Thursday, September 2, 2010

On That Beautiful Morning Sun

I'm walking again on the mountain, after a hiatus for the past month. From the path, I can see the entire city laid out beneath me in meticulous squares, lives stretching to the lakeshore, one straight road at a time. The Monopoly cars are busy down there. But, up on the trail, the mornings are mine. The sun hasn't quite made up it up and over. The air is still and, for the first time in months, there's a chill against my upper arms as I start walking.

The path is also used by the local gas company as a maintenance road in case the huge pipe underneath my feet should rupture and mimic the long-awaited earthquake along the Wasatch Fault. So there's a median and a two tracks. Tickseed fills the median and lines the edges of the tracks. No matter which side I choose, I feel like I'm walking between my own personal corps of yellow-faced marines. Every morning, I feel like nature's throwing me a wedding. I can smell the damp underneath the summer grass, where the dew hasn't evaporated. Sometimes, I disturb a shadow of deer (although most of them are in my garden, eating at the salad bar).

It's quiet up there on the trail. Occasionally, a biker will pedal past. This morning I saw a fellow walker on my periphery as I started out. All the way from Y Mountain to Rock Canyon and back, only one other walker on this mountain side. Toward the end of the outward leg, I looked down from the trail into my in-law's yard where my father-in-law was standing, like Adam between his peach trees, surveying the late summer garden. I would have shouted but I don't think his hearing aids work past thirty feet.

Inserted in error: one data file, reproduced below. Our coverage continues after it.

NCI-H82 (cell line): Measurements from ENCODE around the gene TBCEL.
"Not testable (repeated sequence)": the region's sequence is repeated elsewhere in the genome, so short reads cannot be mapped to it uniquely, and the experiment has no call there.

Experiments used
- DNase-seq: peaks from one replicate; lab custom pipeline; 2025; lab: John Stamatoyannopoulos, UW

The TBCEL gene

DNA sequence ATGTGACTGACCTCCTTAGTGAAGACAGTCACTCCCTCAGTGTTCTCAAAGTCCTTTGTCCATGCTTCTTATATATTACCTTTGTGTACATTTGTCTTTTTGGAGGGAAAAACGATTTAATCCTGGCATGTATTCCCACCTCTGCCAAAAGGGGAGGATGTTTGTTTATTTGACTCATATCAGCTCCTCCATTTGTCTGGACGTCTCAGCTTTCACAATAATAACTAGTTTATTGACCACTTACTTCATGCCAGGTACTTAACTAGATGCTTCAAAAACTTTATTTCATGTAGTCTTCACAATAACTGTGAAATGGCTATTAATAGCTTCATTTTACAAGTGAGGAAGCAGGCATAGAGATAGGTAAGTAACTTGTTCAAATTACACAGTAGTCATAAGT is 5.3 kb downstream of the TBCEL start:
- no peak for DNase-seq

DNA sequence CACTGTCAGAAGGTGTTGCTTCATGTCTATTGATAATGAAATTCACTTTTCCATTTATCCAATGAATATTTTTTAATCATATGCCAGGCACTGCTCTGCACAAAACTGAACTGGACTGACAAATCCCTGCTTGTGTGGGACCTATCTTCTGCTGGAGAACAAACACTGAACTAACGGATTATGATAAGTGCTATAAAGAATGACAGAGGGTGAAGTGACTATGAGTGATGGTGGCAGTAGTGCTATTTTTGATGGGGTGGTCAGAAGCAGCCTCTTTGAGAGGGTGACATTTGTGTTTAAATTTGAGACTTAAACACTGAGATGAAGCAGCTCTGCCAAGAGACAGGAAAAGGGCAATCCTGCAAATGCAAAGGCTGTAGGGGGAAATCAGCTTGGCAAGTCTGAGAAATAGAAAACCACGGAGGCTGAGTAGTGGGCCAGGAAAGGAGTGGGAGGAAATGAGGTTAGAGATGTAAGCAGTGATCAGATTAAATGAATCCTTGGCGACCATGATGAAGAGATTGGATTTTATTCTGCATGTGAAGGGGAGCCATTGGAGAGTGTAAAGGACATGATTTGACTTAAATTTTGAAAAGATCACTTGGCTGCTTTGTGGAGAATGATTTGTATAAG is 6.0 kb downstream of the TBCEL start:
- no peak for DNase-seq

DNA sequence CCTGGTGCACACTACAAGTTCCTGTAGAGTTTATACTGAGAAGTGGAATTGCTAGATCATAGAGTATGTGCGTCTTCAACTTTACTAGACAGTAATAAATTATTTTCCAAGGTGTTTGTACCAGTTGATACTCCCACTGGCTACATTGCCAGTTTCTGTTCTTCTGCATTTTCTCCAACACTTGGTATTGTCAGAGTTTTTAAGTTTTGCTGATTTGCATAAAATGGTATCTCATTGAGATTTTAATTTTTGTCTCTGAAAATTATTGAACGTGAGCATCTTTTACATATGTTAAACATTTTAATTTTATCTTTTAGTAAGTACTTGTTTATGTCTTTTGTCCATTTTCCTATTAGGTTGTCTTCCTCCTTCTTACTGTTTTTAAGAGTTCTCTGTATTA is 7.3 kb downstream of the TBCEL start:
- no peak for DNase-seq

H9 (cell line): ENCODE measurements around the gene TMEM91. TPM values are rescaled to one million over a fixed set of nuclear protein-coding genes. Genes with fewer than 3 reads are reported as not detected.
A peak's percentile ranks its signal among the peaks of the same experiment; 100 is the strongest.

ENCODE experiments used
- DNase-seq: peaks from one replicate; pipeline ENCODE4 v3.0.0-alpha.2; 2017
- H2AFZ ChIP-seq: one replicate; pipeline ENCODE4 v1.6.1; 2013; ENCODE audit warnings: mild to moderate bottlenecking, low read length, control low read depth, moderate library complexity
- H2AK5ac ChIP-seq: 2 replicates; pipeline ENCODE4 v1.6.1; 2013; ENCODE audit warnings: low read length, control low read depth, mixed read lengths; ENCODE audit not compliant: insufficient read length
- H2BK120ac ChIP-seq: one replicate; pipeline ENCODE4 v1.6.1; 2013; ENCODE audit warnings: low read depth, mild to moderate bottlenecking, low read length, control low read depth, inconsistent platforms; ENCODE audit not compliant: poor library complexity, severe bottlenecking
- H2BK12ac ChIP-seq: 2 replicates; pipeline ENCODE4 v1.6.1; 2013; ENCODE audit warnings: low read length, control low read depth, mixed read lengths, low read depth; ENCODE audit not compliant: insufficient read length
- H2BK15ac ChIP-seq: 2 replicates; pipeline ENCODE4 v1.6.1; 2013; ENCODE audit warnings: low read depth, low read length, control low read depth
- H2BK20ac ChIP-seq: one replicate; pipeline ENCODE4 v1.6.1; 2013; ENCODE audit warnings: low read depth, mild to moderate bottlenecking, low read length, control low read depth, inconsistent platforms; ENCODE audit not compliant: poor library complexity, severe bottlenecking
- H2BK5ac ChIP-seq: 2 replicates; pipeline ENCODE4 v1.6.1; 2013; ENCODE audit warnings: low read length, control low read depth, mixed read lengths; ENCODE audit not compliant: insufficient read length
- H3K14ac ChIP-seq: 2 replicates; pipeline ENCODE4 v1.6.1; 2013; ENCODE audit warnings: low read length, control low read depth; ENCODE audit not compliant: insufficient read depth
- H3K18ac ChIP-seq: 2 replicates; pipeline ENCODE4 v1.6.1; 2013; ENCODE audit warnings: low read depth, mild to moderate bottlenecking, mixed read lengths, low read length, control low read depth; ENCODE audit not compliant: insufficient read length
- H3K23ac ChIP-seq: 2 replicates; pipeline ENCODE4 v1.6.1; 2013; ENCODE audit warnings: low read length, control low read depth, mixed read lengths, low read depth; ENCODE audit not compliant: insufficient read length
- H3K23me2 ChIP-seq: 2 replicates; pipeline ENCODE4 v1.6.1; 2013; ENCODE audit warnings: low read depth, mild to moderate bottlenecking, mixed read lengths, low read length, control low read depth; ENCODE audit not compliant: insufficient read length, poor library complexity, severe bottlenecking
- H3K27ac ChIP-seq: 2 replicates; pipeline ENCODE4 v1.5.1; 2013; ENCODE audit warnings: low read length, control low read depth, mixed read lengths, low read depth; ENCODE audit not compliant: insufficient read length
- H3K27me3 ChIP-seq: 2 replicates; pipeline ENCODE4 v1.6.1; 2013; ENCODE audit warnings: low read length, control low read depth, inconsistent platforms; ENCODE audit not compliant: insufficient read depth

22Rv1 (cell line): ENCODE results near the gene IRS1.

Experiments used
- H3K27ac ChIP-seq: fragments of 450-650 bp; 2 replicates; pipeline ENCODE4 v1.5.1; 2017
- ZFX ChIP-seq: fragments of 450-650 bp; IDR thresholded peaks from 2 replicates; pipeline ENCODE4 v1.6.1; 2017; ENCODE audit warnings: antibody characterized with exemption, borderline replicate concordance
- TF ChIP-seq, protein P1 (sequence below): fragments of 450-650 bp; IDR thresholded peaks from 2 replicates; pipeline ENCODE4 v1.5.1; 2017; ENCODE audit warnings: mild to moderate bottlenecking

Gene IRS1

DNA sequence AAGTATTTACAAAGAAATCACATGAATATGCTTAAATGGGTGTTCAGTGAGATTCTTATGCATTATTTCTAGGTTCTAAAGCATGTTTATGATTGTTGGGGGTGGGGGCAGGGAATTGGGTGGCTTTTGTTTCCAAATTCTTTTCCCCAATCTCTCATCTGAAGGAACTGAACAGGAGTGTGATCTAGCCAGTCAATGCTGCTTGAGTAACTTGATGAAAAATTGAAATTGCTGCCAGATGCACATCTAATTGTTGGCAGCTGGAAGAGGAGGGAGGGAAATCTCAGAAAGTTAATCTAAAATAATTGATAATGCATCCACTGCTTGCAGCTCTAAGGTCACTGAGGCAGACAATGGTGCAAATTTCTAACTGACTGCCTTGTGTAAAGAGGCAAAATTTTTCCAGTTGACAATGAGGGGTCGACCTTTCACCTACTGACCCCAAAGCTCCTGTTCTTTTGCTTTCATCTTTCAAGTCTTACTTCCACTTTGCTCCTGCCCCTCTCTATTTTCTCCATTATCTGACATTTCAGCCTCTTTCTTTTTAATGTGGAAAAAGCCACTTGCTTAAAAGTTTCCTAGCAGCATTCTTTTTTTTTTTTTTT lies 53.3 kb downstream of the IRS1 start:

Some mornings, Dave Matthew sings to me, "It's good for the soul when there's not a soul in sight." I think I know what he means. I find my place when it's just me on the mountain. Walking alone, just me and the creeping sun, the smell of summer rotting beneath the grass, and my iPod, invariably I have the moment. It's the same moment and happens after I've been walking for a while and I pass from the shadow of the mountain into the sunlight. When I feel the sun on my skin, and the chill gives way to warmth, I have to stop.

I turn my face to the sun. My eyes are closed. My arms stretch up to touch the sky. My fingers are spread wide. If I open my arms out just wide enough, I can feel my chest muscles pulling into my shoulders. I breathe deeply through my nose. I feel the cool air flow through my nostrils and down into my chest cavity. I feel as if I am swelling from within, like the center of me is expanding. If I weren't so chicken, I would stay there for longer than the few moments I allow myself. But mostly I am a nervous supplicant, afraid that my devotion will be seen by Chuck and his golden retriever. So, I repeat the embrace every few steps. (From afar, I must look like I'm conducting a band in some southern high stepping competition).

I've seen that pose before. Hiking into Delicate Arch one summer day a few years ago, my sister Margo suddenly stopped on a red rock slope. She turned to the sun, set her feet shoulder-width apart and raised her hands to the sun. "Sun worshiper," she proclaimed. I'm not sure if she was naming a yoga pose, or her personal religion. But she was beautiful. So I took her photo.

I hadn't yet felt the urge Margo felt to stand so, to align herself with the sun, and to worship at its warmth. But this late summer, I've recognized in myself the same physical/spiritual need to come to that stillness, arms stretched high, chin tilted and hands reaching heavenward. I feel on the cusp, "born before the wind; younger than the sun." I'm sailing into Van Morrison's "mystic."